The river teems with fish and is navigable for about 20 km’s, which makes it a great place for canoeing, boating and fishing, and birdlife in the area is rewarding too, despite the fact that Little Brak River is only some 18 km’s outside of Mossel Bay – a plus for those wanting to shop

Whilst often disregarded simply as a suburb of Mossel Bay, Dana Bay is in fact a conservancy, set in the heart of the Cape Floral Kingdom, home to fine examples of coastal and limestone varieties of fynbos under threat from global warming. Limestone fynbos is rich in species and supports among the highest numbers of endemic species in the entire Cape floral region.

The white sandy beach here stretches for miles and is largely undisturbed, inviting lengthy morning and afternoon strolls and sundowner picnics – sunsets are legendary on this part of the coast. Add to this Dana Bay’s easy access to restaurants, museums, harbour and yachting facilities, water sports, and eco adventure opportunities, and the beachfront village becomes something more of an attraction. George’s Airport is an easy 20 minute drive, schools of up to 500 dolphins have been sighted along the coastline, and during whale-watching season, Southern Right Whales are a joy to behold

The pretty little seaside village of Vleesbaai (or Vlees Bay) lies virtually hidden between the bays of Stilbay and Mossel Bay, just north of where the Gouritz River (of bungee jump fame from the Gourtitz River bridge, 65m up) joins the sea at the western end of the Garden Route.

Vleesbaai is an idyllic, shell sampling, sun-drenched beach-filled holiday space in which endless beaches, safe swimming, leisurely walks, dolphin and whale spotting and the nearby Fransmans Hoek Nature Reserve all vie for attention. The good news is that none or all of them can be combined to fill days as and when one chooses, as time literally slows when on this part of the beautiful coast. Vleesbaai is touted by surfers as one of the best kept secrets on the coast and, whilst gentle swells provide great body boarding times, waves can reach five feet.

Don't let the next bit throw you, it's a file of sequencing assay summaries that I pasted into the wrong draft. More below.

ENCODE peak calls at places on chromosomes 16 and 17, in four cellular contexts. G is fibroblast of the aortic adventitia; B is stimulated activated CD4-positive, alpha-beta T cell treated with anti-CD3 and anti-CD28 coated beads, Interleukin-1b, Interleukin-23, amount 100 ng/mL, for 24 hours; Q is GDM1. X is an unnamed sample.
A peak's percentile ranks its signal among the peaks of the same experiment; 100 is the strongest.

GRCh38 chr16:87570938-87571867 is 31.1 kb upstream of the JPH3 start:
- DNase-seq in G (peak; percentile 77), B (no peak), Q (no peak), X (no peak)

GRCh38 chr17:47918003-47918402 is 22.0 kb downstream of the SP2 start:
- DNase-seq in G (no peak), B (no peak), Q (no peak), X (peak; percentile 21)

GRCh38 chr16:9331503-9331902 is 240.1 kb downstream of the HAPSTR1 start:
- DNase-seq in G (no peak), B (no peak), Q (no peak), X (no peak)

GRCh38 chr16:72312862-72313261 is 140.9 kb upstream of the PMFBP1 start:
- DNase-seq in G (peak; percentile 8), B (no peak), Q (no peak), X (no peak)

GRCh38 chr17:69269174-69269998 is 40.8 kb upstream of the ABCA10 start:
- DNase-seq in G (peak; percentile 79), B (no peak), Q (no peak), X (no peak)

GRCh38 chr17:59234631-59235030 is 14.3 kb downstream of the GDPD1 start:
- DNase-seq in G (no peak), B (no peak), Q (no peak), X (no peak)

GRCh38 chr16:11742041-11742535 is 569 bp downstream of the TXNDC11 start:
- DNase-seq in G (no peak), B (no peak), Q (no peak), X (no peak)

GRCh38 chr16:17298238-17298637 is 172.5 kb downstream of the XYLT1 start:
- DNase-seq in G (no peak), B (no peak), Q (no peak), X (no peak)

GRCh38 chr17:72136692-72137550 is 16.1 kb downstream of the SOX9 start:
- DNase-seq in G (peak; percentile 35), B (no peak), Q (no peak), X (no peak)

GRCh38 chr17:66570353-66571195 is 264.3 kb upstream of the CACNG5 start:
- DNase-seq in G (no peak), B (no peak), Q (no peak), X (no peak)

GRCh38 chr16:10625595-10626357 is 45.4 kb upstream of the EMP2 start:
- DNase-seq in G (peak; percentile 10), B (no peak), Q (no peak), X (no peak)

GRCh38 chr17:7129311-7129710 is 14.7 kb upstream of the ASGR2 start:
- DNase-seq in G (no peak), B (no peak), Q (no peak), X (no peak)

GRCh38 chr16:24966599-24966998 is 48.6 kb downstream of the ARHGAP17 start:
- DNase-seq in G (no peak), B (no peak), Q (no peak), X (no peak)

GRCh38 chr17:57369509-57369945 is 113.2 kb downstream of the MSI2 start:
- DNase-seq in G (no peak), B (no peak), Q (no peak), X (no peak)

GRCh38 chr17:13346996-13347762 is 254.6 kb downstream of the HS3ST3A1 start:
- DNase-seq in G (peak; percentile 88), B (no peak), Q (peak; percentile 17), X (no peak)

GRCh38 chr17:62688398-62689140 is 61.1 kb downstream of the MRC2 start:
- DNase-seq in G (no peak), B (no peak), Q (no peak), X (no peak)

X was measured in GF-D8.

Just east of the Great Brak River, almost half way between Mossel Bay and George, lies the beautiful seaside village of Glentana, its beaches topped by fynbos covered cliffs that plunge precipitously into the Indian Ocean. The origins of the name, Glentana, are a little murky, but there are those who believe that there is a very strong connection between the town and a certain whiskey still brewed in Northern Scotland that goes by the same name. The rich combination of Milkwood trees, white beaches and rocky outcrops make for a beauty that leaves every visitor rewarded, and even today, despite the demand for property along the Garden Route, manages to remain uncluttered and unspoilt. Glentana Bay lies in an ancient riverbed where shell collecting and fishing are pastimes that have changed little since the origins of the town that began with a smattering of houses in the early 1900’s.

Mossel Bay Tourism:
Tel: +27(0)44 6912202
Fax: +27(0)44 6903077
Web: Visit Mossel Bay Tourism website
E-mail: Click here to e-mail